By the time Saturday came around for the final screening, Peter had pumped out a gorgeously shot video about a couple's accidental building of a family legacy. Peter sucked it up and twice drove the 2-hour round trip drive to Owera Vineyard in Cazenovia outside of Syracuse. Although he initially struggled to find the story, Peter pressed hard to tease out the story from his quirky couple, Peter and Nancy Muserlian, and ended up finding genuinely passionate and emotional moments from them. Peter has the ability to see something beautiful, and use the camera to immerse you in its beauty. This story was challenging, but the combination of Peter's determination and vision is what really separated his story from just another video about wine.

Between Peter and John, their stories could not have been more different, but yet so similar in theme. John chased the story surrounding a disabled veteran and single-father, Scott Jr. Brennen, as he fights to provide a better life for his family in Syracuse. In a beautifully shot video, John builds a wonderful story arc that culminates in an emotional moment of pure joy for him and his 4 kids. John was so excited to produce this story that he began shooting before we'd even had the chance to talk about video or audio. However, the footage and moments that he came back with seemed like he'd been shooting video for years. The one thing that always baffles my mind, is that usually when an accomplished photographer begins shooting, his sense of composition and aesthetics seems to go out the door. However, with John, that aesthetic and innate sensibility to capture and stay with moments really came through in his project.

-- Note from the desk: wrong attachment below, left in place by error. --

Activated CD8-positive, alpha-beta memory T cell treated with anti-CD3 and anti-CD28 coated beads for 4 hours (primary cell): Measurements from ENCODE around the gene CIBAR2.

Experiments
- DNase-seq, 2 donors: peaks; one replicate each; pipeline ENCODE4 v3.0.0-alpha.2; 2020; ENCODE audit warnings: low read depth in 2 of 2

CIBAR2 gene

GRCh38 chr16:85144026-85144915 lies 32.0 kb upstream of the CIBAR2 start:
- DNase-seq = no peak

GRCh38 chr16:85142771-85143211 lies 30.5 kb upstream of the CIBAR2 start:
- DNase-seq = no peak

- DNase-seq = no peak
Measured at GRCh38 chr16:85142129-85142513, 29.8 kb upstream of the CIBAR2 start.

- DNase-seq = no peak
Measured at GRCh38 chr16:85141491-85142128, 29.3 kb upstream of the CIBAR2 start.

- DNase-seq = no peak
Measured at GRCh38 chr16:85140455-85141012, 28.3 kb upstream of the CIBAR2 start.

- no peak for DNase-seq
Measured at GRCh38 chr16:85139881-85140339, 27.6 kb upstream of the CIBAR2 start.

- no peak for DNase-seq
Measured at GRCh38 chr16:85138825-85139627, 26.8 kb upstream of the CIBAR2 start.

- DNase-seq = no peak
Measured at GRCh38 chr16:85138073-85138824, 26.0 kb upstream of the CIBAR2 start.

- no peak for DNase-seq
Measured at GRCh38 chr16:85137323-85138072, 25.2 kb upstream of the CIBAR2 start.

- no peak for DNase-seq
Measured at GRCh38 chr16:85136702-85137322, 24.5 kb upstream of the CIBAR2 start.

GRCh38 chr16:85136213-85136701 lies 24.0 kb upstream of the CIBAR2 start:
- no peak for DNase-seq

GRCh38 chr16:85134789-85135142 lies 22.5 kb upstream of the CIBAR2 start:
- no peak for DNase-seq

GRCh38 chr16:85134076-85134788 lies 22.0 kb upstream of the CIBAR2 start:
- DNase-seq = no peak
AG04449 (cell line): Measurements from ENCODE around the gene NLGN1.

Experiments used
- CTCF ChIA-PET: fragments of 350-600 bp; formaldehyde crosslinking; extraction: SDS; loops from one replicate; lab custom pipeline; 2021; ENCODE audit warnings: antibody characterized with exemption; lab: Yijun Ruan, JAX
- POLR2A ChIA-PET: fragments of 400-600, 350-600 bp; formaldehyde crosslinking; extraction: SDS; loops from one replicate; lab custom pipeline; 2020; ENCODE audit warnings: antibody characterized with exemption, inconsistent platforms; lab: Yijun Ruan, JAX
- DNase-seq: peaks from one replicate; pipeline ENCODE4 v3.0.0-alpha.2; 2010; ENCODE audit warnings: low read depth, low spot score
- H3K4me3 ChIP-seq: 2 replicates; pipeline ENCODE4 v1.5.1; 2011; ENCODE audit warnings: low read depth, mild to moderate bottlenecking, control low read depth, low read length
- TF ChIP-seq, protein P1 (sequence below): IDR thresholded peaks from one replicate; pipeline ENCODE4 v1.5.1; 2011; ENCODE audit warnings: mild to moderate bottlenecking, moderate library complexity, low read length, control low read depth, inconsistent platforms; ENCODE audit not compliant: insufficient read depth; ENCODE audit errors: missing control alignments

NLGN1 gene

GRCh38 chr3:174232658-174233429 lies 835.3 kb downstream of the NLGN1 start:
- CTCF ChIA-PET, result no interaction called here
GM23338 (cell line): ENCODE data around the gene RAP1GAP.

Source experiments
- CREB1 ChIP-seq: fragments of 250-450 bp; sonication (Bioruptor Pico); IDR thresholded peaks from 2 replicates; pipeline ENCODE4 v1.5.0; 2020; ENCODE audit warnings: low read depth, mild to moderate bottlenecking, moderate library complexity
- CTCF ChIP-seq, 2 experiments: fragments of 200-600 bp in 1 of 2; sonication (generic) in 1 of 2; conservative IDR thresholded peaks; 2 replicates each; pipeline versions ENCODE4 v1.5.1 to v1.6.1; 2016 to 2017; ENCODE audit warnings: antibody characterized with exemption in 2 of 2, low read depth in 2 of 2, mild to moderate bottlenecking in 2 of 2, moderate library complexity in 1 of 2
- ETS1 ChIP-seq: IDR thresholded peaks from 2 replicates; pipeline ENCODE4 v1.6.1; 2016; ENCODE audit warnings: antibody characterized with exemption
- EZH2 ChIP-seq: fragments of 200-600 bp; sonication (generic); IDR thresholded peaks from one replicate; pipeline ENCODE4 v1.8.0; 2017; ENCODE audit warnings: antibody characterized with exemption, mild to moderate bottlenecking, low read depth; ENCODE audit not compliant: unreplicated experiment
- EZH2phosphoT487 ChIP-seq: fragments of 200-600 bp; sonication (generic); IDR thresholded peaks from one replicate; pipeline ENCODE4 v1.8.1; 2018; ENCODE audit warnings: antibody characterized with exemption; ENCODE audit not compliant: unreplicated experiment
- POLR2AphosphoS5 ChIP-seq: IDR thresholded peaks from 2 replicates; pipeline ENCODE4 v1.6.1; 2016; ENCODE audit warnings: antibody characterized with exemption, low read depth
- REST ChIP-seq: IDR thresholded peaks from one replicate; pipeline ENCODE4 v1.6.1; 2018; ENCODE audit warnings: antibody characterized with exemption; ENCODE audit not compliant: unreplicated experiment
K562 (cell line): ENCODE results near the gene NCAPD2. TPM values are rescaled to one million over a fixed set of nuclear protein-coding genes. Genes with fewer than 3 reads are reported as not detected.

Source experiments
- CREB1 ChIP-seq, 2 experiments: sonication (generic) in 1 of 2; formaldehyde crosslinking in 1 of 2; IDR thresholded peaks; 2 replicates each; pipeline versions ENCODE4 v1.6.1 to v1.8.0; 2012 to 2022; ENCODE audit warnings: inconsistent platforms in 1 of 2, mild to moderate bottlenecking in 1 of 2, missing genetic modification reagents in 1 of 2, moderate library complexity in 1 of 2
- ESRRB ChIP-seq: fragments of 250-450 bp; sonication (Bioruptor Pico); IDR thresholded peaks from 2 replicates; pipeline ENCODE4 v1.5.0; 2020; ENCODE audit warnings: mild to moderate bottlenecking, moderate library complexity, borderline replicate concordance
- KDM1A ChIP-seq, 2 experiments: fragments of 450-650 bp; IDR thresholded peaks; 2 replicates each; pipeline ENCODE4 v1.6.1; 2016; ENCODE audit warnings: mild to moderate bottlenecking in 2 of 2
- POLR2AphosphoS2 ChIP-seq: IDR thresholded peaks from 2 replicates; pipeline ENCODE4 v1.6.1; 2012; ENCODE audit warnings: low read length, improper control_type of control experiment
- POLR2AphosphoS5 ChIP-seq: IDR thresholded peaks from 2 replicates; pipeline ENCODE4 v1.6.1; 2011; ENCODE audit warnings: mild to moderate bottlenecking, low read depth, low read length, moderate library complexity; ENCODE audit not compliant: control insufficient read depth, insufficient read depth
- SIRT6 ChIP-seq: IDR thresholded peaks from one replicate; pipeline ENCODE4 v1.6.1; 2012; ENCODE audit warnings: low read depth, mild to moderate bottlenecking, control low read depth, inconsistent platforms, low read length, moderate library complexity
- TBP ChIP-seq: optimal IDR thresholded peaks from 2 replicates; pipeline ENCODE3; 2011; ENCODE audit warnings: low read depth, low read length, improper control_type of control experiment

In a nutshell, the NPPA Multimedia Immersion workshop was a tremendous experience. As a coach I learned about new ideas, techniques, and tools to further our storytelling. As students, they took home far too much knowledge and skills that I fear now threatens my own career. Haha! I appreciate all the hard work that everyone put into this week, but I tell ya, I'm glad that it's over. I'm exhausted.